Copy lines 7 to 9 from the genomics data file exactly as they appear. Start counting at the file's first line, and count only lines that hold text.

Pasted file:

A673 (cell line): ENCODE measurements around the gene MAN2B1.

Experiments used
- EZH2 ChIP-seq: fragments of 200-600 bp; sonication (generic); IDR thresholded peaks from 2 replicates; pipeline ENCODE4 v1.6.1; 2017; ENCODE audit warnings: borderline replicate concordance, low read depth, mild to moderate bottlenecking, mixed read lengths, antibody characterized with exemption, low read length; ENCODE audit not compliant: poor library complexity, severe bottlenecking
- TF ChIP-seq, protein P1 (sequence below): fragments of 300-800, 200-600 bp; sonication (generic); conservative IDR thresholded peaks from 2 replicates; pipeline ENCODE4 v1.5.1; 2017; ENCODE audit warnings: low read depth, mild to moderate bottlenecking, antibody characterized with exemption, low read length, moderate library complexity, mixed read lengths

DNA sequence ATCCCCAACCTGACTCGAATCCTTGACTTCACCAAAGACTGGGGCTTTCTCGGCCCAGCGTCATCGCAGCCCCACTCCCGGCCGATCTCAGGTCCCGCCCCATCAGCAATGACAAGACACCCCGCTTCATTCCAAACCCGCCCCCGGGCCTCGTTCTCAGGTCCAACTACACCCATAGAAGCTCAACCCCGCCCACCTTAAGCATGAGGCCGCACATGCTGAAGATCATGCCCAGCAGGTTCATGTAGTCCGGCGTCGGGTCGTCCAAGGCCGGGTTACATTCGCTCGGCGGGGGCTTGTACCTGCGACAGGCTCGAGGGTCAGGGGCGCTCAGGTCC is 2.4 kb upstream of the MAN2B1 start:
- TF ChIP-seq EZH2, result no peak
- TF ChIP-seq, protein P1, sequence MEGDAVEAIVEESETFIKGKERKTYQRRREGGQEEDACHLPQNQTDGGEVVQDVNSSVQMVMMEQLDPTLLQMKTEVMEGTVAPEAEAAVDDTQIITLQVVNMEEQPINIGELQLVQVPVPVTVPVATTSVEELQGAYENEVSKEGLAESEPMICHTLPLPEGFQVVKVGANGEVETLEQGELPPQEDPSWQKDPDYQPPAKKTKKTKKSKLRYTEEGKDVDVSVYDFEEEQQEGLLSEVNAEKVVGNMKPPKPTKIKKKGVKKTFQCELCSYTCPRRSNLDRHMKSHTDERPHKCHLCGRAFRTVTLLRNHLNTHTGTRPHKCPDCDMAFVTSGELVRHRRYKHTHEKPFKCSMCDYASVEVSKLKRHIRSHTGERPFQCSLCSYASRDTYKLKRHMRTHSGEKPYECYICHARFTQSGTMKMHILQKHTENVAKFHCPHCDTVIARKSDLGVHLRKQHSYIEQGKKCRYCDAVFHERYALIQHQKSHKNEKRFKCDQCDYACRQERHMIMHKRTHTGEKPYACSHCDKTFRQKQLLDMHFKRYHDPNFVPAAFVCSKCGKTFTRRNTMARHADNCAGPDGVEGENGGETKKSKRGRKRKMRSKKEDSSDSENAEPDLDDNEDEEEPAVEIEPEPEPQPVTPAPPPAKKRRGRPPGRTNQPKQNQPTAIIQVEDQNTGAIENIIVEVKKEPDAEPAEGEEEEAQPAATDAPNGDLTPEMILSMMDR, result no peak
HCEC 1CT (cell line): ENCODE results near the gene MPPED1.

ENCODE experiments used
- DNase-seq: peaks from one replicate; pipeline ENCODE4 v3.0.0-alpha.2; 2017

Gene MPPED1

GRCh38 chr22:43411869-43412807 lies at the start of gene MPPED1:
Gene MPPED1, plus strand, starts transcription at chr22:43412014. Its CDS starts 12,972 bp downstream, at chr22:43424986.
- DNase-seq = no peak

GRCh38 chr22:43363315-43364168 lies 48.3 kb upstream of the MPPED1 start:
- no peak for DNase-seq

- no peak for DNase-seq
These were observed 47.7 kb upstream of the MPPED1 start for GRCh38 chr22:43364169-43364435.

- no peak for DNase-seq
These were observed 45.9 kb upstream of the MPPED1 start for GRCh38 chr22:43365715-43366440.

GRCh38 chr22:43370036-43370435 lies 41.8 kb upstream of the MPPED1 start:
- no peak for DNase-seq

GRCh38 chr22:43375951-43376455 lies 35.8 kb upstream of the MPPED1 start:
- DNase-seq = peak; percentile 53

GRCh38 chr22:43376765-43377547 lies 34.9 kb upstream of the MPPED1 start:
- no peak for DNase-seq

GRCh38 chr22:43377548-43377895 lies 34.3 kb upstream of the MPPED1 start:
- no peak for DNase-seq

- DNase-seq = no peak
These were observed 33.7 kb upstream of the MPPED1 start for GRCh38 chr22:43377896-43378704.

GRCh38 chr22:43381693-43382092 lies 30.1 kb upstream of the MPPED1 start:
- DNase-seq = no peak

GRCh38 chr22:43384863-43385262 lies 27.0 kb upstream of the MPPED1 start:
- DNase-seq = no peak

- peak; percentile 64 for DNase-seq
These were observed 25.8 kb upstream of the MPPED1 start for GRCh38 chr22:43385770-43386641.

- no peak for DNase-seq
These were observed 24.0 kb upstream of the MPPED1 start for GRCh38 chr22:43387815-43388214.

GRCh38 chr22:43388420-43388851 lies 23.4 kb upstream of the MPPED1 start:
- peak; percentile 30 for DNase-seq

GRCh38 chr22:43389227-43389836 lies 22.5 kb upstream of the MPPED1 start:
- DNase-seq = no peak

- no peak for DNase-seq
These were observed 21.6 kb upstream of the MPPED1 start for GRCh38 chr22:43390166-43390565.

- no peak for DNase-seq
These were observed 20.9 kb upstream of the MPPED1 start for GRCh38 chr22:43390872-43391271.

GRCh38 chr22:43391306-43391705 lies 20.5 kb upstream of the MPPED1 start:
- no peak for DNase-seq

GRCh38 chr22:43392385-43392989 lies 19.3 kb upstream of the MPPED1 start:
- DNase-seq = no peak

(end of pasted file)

- TF ChIP-seq, protein P1, sequence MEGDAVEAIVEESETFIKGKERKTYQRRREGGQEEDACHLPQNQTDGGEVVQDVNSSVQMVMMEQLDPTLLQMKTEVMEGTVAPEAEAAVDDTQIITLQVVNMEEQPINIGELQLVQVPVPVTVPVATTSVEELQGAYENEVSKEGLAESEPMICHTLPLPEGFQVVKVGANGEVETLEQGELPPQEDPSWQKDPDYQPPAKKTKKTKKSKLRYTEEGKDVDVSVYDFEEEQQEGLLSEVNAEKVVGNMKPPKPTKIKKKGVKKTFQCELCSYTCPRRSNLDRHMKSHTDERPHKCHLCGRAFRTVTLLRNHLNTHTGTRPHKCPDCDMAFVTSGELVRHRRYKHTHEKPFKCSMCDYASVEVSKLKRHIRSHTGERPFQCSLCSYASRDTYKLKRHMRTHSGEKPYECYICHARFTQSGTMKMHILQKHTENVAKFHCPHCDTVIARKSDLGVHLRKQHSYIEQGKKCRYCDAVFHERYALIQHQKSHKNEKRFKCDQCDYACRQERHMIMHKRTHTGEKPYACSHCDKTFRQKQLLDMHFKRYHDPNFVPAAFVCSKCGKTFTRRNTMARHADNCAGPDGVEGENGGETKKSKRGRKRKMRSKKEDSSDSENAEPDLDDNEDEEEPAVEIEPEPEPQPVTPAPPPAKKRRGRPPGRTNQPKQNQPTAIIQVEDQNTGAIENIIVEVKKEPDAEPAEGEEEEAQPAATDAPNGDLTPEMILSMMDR, result no peak
HCEC 1CT (cell line): ENCODE results near the gene MPPED1.

ENCODE experiments used